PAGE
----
Pregnancy during the pandemic puts expecting mothers in one of the higher risk categories when it comes to exposure to COVID-19, and Los Angeles health officials Monday released new findings that ethnicity puts certain women at even greater risk.
Thirty-two-year-old Christel Duran has the nursery all set for the baby, whose name is going to be Gianna Rose.
She's expecting her baby daughter in matter of hours.
"I am 9 months," Duran says. "My due date is actually supposed to be tomorrow."
U.S. & World
Duran has all the worries of any first-time mom, but pregnancy during a pandemic and Duran’s ethnicity, according to health officials, put her in a higher risk category.
Says Duran, "It’s obviously pretty scary being Latino myself and being pregnant is another thing — its just another thing to make sure to stay at home and do everything possible to not have to go out in public if i don’t need to."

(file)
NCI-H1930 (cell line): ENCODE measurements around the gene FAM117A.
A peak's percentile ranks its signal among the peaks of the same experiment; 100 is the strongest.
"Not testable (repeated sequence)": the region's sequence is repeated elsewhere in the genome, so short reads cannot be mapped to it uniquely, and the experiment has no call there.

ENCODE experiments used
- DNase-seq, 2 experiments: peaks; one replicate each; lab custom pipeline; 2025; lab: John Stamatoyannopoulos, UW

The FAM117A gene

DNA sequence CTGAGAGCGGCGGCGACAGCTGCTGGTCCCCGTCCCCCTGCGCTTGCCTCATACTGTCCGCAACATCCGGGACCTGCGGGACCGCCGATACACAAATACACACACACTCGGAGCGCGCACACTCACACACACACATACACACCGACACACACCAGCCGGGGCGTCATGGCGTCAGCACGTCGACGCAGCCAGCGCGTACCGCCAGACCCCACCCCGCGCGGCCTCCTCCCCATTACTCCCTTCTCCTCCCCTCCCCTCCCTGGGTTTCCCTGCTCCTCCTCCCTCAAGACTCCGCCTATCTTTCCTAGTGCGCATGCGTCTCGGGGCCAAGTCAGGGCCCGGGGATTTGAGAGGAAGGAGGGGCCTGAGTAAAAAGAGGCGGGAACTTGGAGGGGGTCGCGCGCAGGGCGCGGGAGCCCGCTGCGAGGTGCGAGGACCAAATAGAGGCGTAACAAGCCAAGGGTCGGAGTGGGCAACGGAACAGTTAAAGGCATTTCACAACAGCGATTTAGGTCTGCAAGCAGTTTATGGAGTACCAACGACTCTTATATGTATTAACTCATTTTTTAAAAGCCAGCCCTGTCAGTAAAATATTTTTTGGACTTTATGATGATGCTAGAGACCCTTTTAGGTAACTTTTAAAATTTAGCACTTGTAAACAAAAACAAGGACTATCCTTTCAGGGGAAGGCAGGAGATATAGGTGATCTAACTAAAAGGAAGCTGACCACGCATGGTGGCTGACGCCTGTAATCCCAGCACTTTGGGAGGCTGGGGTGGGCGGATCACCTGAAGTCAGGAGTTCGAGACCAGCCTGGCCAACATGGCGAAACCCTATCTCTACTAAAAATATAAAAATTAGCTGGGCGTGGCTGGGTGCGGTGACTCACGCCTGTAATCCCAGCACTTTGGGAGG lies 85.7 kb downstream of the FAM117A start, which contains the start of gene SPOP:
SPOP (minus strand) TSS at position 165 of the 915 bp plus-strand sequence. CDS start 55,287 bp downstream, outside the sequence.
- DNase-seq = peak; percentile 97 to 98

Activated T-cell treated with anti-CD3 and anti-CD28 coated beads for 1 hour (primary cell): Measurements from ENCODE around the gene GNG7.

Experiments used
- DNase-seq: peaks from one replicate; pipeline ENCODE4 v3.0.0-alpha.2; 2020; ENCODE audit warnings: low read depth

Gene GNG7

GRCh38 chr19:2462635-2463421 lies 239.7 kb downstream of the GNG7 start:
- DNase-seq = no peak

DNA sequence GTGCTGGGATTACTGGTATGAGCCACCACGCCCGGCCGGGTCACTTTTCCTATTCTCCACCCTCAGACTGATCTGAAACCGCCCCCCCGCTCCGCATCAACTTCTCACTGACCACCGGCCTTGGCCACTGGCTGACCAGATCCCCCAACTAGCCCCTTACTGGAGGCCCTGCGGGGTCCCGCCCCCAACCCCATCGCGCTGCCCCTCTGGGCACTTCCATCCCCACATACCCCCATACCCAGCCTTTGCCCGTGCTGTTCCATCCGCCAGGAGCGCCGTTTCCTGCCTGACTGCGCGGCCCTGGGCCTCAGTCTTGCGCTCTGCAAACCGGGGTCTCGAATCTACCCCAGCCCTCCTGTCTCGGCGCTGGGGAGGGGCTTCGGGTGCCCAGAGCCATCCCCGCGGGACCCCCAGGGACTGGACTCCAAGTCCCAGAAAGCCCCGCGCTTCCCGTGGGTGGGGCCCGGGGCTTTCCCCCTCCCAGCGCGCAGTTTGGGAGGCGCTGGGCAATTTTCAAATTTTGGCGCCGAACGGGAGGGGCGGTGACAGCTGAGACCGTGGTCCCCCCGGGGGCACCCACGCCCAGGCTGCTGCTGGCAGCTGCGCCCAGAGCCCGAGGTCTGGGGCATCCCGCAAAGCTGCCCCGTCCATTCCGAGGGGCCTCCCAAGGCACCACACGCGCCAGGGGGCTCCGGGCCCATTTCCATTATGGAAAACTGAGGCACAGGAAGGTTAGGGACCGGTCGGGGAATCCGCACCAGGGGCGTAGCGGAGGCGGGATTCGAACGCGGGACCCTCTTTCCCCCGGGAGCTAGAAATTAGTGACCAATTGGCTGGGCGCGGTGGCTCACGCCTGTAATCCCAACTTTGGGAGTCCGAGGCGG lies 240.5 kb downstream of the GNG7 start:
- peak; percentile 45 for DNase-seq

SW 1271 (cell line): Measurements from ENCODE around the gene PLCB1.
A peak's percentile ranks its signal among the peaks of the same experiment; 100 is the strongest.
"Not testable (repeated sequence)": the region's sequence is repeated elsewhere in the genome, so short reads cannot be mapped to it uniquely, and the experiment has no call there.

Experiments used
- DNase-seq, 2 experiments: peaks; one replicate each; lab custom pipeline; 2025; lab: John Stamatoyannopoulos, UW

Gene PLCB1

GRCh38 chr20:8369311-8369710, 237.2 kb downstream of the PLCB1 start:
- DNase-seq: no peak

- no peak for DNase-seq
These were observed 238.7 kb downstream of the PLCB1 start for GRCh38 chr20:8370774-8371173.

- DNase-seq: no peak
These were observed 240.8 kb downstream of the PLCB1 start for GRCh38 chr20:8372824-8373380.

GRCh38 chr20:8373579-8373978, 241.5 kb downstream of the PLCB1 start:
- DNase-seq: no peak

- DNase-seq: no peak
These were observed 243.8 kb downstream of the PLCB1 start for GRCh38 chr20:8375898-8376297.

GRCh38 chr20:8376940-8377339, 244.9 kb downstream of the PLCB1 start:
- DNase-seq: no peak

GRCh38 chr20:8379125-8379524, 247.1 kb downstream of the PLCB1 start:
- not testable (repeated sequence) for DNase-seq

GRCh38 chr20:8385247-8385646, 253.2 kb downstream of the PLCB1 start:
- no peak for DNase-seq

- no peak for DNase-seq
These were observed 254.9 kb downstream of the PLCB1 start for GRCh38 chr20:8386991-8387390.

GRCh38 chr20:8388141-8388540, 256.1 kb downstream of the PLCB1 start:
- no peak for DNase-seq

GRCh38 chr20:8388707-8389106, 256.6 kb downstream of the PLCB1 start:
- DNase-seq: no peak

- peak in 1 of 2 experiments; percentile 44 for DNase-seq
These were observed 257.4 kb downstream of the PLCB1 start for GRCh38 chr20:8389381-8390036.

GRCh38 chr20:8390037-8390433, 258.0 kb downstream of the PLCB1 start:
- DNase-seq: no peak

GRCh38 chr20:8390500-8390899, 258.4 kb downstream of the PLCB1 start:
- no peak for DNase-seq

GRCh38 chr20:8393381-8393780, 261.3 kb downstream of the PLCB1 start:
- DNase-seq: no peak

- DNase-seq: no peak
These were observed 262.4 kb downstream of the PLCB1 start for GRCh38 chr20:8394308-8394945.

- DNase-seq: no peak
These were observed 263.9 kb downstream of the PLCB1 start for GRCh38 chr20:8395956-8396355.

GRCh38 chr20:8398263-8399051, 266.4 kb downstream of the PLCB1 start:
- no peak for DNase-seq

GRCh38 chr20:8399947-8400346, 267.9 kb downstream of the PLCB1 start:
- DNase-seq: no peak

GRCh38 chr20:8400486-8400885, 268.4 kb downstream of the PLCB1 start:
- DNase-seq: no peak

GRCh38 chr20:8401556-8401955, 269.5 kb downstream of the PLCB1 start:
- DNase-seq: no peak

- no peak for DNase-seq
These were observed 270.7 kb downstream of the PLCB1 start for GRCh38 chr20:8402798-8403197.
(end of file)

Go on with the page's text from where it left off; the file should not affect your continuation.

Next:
The mother-to-be says she feels lucky that she can work from home. But her husband is an essential worker. LA county health officials said Latino families are at greater risk. They say Latinas make up three out of every four COVID-19 cases among pregnant women.
"We definitely take precautions," Duran says. "He comes home and showers right away, changes his clothes."
More than 800 pregnant women have been infected with COVID-19 in LA County, but only one pregnant woman has died, while no newborns have been diagnosed with the virus.
Duran’s Doctor Paniz Heidari of Dignity Health Northridge says she limits the number of in-patient visits as much as possible.
"We now offer tele-health visits for certain appointments," Heidari says. "In pregnancy, it’s a unique situation, so there’s absolutely times where you do need to go into the office."
At her advanced stage, Duran is now just counting the minutes before she has to go in, hopeful her baby will get home safe.